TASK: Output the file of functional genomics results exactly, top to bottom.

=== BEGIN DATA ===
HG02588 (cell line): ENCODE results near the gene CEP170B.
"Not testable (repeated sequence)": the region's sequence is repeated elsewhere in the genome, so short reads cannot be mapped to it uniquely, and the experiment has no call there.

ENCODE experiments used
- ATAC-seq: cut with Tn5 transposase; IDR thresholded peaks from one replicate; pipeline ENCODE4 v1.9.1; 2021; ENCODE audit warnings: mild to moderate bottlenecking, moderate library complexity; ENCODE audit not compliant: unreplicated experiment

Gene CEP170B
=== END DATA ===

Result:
HG02588 (cell line): ENCODE results near the gene CEP170B.
"Not testable (repeated sequence)": the region's sequence is repeated elsewhere in the genome, so short reads cannot be mapped to it uniquely, and the experiment has no call there.

ENCODE experiments used
- ATAC-seq: cut with Tn5 transposase; IDR thresholded peaks from one replicate; pipeline ENCODE4 v1.9.1; 2021; ENCODE audit warnings: mild to moderate bottlenecking, moderate library complexity; ENCODE audit not compliant: unreplicated experiment

Gene CEP170B